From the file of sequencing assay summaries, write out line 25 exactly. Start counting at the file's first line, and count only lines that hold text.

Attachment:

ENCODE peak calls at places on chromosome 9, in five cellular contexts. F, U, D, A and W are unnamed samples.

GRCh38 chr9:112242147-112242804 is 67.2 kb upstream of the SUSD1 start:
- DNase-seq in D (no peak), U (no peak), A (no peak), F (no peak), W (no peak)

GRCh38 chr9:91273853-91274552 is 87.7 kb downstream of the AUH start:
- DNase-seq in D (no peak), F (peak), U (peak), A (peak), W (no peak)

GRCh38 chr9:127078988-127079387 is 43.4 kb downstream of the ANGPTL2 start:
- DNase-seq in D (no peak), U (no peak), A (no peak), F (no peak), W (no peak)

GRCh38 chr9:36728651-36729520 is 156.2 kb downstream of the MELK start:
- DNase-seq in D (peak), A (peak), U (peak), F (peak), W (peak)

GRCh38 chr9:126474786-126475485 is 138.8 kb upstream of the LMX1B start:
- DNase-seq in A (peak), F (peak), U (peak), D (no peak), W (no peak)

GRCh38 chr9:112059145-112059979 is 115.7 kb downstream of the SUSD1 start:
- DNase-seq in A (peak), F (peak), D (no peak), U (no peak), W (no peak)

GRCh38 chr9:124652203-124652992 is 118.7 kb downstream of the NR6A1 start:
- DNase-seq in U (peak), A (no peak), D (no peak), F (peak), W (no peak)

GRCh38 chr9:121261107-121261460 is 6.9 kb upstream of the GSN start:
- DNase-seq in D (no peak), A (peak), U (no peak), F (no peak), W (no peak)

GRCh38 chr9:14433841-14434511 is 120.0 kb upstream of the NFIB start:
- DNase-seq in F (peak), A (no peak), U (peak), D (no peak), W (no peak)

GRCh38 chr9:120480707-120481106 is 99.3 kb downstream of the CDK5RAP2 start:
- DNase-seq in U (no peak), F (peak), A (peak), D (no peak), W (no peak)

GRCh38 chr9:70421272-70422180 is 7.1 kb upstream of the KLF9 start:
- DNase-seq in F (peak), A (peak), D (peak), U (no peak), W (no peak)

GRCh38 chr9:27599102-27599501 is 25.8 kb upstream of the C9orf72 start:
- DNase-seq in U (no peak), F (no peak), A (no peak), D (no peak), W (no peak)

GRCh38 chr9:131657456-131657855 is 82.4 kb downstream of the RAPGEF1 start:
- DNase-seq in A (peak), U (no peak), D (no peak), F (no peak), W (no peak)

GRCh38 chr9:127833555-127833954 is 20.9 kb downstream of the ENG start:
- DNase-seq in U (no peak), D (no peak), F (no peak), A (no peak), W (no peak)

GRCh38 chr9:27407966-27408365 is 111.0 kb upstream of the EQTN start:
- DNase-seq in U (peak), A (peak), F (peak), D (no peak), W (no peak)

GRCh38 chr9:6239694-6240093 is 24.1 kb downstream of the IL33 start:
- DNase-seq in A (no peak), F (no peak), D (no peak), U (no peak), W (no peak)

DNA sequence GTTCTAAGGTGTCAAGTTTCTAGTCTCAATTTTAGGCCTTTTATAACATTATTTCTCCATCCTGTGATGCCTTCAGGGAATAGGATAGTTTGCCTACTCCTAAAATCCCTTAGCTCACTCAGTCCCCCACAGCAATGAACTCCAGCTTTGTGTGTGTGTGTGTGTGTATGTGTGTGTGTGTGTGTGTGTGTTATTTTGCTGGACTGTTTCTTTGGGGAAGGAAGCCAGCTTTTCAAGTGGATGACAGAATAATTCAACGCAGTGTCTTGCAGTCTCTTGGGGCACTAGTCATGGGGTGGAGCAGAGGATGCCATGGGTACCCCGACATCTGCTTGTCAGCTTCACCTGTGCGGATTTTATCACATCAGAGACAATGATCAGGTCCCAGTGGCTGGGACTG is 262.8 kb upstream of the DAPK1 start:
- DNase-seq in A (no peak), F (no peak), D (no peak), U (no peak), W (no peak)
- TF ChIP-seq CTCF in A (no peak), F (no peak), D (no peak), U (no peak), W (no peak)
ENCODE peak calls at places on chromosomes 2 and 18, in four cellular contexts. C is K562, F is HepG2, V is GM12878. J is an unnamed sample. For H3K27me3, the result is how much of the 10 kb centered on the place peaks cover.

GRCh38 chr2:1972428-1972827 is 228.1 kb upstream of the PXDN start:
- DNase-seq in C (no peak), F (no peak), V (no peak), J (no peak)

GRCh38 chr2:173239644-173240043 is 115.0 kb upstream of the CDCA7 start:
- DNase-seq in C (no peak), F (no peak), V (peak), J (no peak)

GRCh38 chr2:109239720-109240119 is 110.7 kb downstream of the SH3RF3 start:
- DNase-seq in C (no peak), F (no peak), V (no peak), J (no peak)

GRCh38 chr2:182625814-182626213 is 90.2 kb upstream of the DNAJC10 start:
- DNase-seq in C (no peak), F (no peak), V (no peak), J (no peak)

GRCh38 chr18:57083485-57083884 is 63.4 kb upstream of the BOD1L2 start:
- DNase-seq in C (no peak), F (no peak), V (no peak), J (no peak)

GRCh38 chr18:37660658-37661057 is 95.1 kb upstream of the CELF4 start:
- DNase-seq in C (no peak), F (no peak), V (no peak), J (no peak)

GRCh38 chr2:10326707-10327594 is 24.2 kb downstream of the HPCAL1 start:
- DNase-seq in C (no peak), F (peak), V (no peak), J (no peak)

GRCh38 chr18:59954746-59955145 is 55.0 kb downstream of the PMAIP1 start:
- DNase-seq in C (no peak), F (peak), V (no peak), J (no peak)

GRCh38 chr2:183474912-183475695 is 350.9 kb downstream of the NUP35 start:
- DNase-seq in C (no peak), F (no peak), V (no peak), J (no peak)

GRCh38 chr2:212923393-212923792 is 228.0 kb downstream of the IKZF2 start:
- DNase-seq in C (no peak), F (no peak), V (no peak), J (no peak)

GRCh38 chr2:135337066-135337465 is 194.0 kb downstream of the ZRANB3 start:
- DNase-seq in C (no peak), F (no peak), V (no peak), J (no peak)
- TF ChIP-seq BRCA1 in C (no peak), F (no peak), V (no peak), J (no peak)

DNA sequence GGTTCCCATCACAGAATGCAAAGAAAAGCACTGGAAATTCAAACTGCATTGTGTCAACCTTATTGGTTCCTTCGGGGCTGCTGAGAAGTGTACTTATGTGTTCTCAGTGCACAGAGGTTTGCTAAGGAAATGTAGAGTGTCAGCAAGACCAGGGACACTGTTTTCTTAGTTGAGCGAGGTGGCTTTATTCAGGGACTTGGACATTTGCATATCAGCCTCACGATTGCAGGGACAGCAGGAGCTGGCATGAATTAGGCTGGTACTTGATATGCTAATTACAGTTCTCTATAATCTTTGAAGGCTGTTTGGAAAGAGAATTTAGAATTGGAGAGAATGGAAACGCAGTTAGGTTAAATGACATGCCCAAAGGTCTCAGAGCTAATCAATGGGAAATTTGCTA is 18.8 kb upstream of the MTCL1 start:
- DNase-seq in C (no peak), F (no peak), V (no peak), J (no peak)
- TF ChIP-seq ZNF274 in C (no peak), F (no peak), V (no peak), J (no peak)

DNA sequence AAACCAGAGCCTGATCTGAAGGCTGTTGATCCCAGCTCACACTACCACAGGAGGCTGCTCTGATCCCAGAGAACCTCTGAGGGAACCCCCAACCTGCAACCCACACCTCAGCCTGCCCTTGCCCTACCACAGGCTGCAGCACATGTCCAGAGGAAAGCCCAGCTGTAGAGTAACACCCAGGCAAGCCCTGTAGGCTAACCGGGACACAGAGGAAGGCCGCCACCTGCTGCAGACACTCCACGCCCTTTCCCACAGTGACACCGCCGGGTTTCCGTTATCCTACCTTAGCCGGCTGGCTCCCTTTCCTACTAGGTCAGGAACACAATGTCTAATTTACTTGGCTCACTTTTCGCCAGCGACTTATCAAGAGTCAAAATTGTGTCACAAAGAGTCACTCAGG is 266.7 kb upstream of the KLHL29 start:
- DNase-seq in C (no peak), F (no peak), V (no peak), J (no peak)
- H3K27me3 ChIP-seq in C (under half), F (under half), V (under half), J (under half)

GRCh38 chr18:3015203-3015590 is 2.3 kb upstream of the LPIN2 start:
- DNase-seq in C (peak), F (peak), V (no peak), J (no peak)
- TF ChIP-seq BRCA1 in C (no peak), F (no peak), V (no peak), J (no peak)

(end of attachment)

- DNase-seq in U (no peak), F (no peak), A (no peak), D (no peak), W (no peak)